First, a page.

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and so we're going to rely on our allies, like we always do. we'll rely on chinese leadership. north korea is very vulnerable to pressure from the chinese. 80% of trade for north korea comes from china. all energy requirements are fulfilled by china. in the coming weeks, months, i think there's a great opportunity for all of us, all of us under the threat of this very unpredictable regime, is to take action, short of armed conflict to avoid the worst. >> i want to turn to russia and syria. secretary of state rex tillerson visited this week and said relations were at a low point. but the president tweeted thursday, things will work out fine between the usa and russia. there will be lasting peace. what suddenly gives him that confidence? >> when relations are at the lowest point, there is nowhere to go but up, martha. the secretary's visit to russia was perfectly timed.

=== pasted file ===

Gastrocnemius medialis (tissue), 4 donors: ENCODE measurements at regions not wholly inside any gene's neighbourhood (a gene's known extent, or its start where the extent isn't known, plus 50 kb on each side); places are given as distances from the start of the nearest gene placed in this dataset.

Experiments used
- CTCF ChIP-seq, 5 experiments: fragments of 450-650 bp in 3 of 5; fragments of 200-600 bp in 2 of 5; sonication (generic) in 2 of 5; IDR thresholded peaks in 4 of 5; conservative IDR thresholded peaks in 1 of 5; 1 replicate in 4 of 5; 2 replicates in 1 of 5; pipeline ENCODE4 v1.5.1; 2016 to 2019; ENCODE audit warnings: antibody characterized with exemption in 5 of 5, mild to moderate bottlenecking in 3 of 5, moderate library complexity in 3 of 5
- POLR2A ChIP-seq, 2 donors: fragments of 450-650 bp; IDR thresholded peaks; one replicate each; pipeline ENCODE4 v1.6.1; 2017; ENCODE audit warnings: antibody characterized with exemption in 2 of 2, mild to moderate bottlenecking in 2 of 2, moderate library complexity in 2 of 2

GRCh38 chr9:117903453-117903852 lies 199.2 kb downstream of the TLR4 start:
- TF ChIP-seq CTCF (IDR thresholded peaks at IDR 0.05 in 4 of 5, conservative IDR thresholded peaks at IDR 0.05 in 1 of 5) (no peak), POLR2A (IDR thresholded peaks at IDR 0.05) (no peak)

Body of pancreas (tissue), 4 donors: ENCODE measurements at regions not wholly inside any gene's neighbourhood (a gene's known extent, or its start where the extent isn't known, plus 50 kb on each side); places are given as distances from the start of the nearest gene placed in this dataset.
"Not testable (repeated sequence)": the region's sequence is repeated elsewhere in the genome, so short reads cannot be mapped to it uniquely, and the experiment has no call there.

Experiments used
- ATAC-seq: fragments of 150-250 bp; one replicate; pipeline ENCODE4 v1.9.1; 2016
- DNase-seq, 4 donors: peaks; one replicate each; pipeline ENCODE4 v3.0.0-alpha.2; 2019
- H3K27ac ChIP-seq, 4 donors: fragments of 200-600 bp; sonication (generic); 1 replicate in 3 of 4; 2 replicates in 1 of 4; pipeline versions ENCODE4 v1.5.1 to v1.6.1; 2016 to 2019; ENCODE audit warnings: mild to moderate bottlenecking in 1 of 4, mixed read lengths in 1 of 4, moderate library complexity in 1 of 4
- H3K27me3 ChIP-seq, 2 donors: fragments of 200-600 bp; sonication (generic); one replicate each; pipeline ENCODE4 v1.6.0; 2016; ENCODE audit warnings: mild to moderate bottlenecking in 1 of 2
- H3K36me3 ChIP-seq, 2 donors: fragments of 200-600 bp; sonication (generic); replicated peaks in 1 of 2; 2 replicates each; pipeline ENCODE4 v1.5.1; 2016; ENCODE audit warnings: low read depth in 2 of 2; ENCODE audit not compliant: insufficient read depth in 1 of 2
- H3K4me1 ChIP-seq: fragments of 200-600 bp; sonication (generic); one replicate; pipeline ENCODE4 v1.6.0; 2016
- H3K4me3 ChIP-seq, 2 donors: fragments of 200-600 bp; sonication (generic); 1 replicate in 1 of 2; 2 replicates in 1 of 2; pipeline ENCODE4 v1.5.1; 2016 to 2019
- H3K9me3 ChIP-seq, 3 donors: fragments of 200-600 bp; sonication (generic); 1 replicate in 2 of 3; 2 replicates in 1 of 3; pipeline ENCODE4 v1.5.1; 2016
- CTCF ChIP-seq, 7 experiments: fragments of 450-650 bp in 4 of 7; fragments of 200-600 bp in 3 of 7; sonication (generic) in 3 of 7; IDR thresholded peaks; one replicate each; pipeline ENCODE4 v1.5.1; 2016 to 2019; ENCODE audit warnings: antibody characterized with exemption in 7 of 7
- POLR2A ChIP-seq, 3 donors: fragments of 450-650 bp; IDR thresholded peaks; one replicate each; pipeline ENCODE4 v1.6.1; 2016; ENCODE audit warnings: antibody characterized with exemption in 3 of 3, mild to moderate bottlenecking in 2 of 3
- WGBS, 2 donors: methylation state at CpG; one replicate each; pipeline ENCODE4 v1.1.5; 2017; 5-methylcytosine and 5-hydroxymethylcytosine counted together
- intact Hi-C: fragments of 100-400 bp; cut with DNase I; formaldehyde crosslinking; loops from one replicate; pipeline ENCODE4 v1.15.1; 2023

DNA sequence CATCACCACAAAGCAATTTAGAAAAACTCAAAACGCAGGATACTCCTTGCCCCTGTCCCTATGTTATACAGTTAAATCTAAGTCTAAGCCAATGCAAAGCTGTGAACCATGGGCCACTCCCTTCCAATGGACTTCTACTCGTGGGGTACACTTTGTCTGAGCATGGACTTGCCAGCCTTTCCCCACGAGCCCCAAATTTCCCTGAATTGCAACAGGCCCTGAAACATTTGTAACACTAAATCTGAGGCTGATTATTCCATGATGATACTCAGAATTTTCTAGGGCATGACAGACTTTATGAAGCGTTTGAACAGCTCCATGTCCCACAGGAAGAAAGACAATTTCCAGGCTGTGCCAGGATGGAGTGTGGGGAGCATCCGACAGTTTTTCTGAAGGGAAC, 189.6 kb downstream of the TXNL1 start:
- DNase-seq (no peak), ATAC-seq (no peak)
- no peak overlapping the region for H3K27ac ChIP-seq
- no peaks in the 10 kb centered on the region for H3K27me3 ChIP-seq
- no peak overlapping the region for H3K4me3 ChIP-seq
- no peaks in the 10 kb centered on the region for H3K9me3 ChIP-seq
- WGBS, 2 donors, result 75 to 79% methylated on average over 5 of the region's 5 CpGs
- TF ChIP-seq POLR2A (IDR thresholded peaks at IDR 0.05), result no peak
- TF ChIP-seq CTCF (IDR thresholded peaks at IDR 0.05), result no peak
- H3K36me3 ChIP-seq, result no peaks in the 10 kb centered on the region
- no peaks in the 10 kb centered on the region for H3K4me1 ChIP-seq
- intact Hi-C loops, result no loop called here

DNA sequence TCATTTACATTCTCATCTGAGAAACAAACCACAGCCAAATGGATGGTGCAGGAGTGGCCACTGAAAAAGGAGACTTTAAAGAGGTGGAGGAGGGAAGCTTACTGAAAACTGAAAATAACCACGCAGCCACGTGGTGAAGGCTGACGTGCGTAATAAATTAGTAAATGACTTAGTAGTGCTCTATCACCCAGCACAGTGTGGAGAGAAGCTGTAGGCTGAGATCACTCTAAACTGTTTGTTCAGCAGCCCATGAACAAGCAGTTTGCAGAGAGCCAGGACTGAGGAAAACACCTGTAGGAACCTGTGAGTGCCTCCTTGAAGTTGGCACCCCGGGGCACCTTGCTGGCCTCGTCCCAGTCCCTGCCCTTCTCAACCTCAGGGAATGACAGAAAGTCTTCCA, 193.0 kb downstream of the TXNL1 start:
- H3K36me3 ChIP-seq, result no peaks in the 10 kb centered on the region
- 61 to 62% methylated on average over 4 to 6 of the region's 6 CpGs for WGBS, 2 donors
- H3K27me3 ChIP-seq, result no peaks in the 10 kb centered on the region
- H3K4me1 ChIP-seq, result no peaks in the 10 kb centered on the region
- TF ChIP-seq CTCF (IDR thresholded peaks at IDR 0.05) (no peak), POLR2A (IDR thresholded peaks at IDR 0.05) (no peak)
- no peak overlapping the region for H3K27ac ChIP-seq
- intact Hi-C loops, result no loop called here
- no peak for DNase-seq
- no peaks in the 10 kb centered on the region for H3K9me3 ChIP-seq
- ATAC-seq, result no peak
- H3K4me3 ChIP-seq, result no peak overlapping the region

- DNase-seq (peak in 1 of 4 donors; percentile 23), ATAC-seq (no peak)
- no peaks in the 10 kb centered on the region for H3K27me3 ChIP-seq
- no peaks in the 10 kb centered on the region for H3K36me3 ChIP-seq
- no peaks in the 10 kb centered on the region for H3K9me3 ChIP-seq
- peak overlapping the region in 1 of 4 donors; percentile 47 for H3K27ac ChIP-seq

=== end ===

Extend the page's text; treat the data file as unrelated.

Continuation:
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russia has given support to a murderous regime in syria that has perpetuated a civil war and a cycle of violence, that along with the brutal efforts and actions of isis have -- brought suffering to so many people. have created a crisis within syria that has bled over into iraq and neighboring countries and into europe and so forth. so russia's support for that kind of horrible regime that is a party to that kind of conflict is something that has to be drawn into question as well as russia's subversive actions in europe. and so, i think it's time, though, now, to have those tough discussions with russia. there's nobody better to do it than our secretary of state. and also to find areas of cooperation. where do our interests align? >> do you think we need more u.s. troops in syria? >> well, i mean, that remains to be seen. i don't think so. i think